Introduction: Insulin exerts several opposing hemodynamic vascular actions, including stimulation of both nitric oxide-mediated vasodilation and endothelin-1-mediated vasoconstriction. Notably, hyperglycemia switches the vascular response to insulin from dilation to constriction in pre-clinical studies. To our knowledge, hyperglycemia’s effect on insulin’s action on vascular stiffness in humans is unknown. The American Heart Association recently recommended that vascular stiffness be determined noninvasively by carotid-femoral pulse wave velocity (cfPWV) and/or using wave separation analyses (WSA) instead of aortic augmentation index (AIx).
Methods: Thirteen lean, healthy subjects twice received a 1 mU/kg/min 2-hour insulin clamp. In one study, subjects were euglycemic and in the second, hyperglycemic (∼200 mg/dL) for 2 hours before and throughout the clamp. In each study, octreotide was infused to block endogenous insulin secretion. We assessed vascular stiffness with cfPWV, AIx, and WSA at baseline and after the 2-hour insulin clamp. Linear mixed model was used for statistical analysis, with Bonferroni correction for between-study comparisons. Spearman correlation was used to evaluate the relationship between PWV and WSA components.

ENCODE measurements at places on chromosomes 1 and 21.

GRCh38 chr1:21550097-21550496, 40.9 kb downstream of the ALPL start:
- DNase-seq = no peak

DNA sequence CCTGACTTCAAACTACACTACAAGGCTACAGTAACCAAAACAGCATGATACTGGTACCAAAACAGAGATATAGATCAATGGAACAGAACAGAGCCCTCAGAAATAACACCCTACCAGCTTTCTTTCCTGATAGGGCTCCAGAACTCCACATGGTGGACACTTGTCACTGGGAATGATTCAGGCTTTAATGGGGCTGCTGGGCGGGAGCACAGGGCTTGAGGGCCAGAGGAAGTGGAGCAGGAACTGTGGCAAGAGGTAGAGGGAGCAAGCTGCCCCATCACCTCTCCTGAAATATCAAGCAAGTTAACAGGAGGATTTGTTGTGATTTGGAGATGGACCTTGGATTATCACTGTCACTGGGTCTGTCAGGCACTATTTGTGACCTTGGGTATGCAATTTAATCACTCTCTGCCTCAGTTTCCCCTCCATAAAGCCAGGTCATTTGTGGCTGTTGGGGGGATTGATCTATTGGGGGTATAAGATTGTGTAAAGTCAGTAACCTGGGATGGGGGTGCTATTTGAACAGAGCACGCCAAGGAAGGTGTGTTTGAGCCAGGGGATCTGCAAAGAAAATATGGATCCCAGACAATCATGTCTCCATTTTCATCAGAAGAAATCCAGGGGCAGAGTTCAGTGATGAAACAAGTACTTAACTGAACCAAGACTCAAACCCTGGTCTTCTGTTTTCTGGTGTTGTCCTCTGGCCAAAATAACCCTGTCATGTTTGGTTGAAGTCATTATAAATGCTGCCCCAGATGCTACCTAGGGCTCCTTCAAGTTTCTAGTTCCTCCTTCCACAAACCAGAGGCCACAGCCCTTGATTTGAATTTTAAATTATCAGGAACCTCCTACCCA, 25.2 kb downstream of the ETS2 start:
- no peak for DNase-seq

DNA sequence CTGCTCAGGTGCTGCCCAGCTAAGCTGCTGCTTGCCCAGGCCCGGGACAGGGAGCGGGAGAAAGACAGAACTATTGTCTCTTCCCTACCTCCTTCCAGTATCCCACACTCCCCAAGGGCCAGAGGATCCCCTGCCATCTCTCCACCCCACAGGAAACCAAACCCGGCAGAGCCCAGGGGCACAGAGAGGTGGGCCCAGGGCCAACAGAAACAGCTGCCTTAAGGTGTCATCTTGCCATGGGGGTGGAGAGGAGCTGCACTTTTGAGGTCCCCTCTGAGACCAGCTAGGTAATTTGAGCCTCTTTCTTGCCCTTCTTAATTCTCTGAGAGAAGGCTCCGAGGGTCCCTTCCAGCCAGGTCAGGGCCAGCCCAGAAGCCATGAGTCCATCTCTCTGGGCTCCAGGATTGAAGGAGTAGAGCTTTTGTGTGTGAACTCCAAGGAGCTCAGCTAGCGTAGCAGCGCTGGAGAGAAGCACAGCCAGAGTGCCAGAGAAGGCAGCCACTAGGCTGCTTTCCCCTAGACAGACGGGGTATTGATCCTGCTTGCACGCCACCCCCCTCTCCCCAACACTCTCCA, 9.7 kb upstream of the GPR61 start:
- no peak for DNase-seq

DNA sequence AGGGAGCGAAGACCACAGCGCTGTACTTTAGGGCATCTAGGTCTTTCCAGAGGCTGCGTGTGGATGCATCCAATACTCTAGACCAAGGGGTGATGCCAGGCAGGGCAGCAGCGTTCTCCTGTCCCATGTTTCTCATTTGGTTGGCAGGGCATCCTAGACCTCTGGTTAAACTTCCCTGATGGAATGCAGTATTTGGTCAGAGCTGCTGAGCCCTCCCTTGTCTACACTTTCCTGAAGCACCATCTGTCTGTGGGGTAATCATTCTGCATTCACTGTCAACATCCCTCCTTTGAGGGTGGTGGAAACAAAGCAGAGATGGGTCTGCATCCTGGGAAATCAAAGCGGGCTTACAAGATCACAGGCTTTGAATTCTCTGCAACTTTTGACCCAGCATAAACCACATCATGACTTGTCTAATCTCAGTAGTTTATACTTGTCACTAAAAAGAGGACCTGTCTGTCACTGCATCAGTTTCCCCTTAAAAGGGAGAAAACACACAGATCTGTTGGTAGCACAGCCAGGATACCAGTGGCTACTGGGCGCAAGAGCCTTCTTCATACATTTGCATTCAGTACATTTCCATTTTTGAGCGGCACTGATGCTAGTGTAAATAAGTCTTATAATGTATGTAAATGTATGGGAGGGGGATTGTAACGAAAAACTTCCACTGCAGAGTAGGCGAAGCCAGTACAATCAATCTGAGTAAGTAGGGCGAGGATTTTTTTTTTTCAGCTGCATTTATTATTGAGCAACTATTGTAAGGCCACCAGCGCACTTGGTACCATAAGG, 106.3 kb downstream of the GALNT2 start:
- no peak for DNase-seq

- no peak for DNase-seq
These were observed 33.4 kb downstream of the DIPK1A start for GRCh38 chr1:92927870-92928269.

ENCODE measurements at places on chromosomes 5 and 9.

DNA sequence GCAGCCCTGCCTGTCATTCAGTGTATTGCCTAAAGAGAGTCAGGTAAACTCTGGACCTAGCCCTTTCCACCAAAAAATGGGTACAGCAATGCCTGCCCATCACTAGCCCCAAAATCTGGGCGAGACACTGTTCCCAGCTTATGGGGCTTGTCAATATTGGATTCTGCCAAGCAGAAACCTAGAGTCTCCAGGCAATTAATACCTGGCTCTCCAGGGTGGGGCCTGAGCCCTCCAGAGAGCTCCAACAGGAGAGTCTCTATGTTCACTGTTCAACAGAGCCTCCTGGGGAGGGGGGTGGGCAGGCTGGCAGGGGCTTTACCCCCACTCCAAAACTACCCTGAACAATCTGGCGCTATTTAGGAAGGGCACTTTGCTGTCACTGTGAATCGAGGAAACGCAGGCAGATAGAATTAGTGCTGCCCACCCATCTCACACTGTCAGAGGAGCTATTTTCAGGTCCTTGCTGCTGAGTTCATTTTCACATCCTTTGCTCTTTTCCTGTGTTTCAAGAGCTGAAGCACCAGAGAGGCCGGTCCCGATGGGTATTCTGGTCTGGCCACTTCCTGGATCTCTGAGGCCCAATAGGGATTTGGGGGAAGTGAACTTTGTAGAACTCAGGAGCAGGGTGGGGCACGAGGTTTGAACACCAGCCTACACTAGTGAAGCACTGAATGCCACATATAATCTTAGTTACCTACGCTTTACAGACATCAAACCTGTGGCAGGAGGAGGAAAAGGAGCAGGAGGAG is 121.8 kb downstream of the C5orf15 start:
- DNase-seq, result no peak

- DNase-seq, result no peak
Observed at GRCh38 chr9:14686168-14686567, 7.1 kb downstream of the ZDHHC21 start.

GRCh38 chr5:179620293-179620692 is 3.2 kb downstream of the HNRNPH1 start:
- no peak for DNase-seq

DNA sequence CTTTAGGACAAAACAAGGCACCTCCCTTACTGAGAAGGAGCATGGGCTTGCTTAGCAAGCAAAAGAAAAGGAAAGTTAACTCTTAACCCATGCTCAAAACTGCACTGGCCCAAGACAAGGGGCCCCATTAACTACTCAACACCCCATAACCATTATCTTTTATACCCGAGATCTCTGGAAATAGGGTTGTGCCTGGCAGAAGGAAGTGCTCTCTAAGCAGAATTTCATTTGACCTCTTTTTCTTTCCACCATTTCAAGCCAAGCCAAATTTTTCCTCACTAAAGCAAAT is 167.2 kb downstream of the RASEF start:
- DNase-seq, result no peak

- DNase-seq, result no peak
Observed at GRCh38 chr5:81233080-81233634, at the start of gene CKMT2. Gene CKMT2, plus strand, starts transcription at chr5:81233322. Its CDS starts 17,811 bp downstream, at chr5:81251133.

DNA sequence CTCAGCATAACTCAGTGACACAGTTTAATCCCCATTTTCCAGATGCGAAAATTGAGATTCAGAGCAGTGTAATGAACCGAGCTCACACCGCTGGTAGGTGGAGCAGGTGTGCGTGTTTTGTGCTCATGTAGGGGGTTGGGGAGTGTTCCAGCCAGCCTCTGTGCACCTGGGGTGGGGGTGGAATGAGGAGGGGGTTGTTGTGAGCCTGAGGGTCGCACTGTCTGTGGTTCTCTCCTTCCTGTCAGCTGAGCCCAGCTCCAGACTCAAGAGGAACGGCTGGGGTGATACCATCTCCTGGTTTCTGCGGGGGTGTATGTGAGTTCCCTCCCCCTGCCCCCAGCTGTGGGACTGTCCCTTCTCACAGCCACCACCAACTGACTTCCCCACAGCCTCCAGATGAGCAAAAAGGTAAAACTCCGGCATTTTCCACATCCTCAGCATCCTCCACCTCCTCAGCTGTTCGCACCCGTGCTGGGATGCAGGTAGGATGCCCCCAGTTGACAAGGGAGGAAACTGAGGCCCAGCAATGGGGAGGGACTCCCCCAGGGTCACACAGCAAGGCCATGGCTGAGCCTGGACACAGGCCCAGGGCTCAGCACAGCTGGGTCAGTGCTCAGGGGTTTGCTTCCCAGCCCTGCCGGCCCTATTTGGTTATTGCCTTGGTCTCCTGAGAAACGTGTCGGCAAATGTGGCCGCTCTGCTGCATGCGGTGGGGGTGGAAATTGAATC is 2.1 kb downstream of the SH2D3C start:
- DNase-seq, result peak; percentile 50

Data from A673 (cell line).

Results: Compared to baseline, insulin increased cfPWV (p=0.03) during hyperglycemia without affecting AIx or components of WSA. No changes were observed during euglycemia, and insulin levels did not differ between groups. Neither AIx nor WSA components (i.e., backward and forward wave amplitude and reflection magnitude) correlated with cfPWV.
Discussion: We provide the first evidence that 4 hours of moderate hyperglycemia unmasks an action of physiologic hyperinsulinemia to increase central aortic stiffness (as measured by cfPWV) in healthy humans. Second, our results suggest that neither AIx nor WSA components correlate with cfPWV as measures of vascular stiffness.
W.B. Horton: None. L. Jahn: None. L. Hartline: None. J.T. Patrie: None. E. Barrett: None.